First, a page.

There are many instances in which it is unlawful for an employer to take retaliatory action against an employee. Common forms of illegal retaliation include when the employee is:
- Discharged or treated in a retaliatory manner (disciplined, suspended, harassed, etc.) for filing/pursuing a workers’ compensation claim;
- Discharged or retaliated against for filing a charge of discrimination with the Ohio Civil Rights Commission (“OCRC”) or Equal Employment Opportunity Commission (“EEOC”);
- Discharged or retaliated against for reasonable complaints of unlawful workplace discrimination and/or harassment (regarding age, race, gender, disability, national origin, or religion);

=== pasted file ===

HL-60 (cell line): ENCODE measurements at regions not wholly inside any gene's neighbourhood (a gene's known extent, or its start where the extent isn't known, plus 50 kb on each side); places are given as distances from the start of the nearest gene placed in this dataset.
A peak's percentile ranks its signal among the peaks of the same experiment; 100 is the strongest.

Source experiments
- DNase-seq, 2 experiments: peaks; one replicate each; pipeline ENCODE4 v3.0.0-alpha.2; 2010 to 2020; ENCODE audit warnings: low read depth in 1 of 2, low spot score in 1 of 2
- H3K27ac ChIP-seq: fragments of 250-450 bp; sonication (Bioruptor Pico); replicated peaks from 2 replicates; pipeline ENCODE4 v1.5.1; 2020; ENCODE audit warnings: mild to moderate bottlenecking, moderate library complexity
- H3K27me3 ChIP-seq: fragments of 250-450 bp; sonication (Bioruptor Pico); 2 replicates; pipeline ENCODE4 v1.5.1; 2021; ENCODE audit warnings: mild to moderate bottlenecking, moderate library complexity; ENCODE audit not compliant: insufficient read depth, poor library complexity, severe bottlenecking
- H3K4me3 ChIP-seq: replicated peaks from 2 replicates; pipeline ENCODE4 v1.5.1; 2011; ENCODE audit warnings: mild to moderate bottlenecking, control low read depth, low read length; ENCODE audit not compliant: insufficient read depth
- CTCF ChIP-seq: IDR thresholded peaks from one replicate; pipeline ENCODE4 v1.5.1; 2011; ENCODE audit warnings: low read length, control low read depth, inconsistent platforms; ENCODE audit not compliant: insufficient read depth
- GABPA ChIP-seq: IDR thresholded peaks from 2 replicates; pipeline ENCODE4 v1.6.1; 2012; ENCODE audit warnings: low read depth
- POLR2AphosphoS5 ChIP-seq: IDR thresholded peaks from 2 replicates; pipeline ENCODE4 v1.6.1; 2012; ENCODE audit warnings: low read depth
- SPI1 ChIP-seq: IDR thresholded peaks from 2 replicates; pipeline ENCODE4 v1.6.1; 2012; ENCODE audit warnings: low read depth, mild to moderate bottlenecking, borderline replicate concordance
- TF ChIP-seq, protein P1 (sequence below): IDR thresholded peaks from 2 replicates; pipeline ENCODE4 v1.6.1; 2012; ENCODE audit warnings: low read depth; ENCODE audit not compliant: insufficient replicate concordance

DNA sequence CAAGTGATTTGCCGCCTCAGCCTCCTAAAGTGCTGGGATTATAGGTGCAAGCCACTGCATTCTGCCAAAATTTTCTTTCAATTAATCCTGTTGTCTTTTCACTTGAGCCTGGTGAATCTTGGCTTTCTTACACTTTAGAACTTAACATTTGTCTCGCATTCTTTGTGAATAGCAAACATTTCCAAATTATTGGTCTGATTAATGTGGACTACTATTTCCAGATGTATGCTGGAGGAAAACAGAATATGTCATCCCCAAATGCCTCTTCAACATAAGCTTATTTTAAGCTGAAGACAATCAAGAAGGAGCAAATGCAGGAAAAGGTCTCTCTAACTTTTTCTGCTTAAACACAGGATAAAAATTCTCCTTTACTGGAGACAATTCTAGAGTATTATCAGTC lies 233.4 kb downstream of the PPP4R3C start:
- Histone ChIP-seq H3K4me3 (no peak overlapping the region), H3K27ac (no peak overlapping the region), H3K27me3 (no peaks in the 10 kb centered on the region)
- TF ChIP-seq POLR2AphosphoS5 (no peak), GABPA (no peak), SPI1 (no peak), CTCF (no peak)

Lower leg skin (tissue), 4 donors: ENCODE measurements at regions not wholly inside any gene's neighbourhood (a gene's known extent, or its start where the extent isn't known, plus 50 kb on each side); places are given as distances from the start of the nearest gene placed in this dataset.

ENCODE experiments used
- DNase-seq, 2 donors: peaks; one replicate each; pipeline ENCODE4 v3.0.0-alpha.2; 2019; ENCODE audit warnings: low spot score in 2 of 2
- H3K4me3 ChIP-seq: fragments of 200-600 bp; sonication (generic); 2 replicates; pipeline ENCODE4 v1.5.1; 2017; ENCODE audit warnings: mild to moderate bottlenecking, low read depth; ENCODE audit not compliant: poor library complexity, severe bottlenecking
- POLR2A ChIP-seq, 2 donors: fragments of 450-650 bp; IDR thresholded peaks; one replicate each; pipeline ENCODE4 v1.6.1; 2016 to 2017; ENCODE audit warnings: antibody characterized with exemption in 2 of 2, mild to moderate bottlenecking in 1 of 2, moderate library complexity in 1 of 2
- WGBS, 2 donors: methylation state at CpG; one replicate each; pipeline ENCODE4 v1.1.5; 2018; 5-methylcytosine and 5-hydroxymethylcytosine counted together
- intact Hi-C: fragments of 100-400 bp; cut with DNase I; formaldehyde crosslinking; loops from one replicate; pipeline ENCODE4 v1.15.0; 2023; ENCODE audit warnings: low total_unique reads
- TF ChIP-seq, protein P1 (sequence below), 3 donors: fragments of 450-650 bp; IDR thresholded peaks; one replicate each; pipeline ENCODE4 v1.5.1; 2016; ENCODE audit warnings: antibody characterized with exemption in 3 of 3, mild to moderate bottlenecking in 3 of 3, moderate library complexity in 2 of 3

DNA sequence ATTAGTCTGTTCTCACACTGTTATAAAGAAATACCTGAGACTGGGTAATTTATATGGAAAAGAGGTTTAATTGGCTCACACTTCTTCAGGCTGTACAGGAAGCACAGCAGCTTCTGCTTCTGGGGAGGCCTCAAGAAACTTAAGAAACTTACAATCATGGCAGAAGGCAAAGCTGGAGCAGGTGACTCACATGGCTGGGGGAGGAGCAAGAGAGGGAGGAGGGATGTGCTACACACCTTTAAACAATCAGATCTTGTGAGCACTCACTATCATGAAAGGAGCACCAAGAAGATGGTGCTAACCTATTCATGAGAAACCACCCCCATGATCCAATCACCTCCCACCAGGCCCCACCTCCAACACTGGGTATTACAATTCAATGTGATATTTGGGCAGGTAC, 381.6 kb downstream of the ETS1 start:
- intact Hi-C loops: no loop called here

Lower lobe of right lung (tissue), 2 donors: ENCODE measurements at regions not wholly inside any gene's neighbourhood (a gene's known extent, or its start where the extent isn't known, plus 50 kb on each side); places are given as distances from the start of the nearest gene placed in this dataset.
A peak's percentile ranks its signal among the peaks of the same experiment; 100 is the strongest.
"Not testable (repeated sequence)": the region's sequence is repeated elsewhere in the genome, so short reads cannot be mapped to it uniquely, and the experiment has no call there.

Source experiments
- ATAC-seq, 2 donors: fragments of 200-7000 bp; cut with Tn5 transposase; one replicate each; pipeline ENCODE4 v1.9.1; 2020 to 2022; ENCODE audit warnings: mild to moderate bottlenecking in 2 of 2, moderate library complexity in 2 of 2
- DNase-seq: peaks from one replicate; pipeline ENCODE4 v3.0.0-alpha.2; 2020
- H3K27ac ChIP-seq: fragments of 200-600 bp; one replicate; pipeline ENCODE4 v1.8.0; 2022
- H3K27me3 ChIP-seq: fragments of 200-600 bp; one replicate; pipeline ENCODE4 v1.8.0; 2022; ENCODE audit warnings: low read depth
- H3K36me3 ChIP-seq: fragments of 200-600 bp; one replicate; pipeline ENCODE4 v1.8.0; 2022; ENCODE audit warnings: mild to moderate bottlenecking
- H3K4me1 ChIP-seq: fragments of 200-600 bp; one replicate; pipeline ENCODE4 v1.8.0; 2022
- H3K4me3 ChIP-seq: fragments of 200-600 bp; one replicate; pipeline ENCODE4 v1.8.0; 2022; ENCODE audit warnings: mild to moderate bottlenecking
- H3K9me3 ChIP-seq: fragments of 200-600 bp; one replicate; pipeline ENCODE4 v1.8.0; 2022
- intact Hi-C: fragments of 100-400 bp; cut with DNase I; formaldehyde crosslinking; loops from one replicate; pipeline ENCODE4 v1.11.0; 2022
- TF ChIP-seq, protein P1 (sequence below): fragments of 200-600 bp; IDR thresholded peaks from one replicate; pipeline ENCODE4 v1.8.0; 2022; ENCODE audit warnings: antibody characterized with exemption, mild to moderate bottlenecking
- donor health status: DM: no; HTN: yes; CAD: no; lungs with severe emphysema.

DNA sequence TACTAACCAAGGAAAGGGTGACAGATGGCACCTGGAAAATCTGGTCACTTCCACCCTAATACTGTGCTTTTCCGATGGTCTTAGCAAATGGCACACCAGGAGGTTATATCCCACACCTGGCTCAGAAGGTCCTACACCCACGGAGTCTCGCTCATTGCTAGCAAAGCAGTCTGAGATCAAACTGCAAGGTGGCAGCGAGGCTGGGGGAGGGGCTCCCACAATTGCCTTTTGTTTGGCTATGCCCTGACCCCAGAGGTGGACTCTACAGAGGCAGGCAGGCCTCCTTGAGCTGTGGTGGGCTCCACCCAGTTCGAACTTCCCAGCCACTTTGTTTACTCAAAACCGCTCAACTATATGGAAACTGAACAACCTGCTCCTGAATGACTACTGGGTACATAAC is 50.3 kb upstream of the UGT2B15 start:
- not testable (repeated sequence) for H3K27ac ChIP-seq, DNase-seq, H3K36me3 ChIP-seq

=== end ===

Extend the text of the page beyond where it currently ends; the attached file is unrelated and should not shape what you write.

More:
- Discharged or retaliated against for making reasonable complaints about job safety issues, or filing a complaint with the Occupational Safety and Health Administration (“OSHA”); or,
- Discharged or retaliated against for reasonable complaints of unlawful behavior by the employer, or for refusing to comply with an employerâ€™s mandate to perform an unlawful act.
The damages on these claims can vary but may include reinstatement with back pay, lost pay and benefits, pain and suffering, as well as punitive damages and attorney’s fees and costs.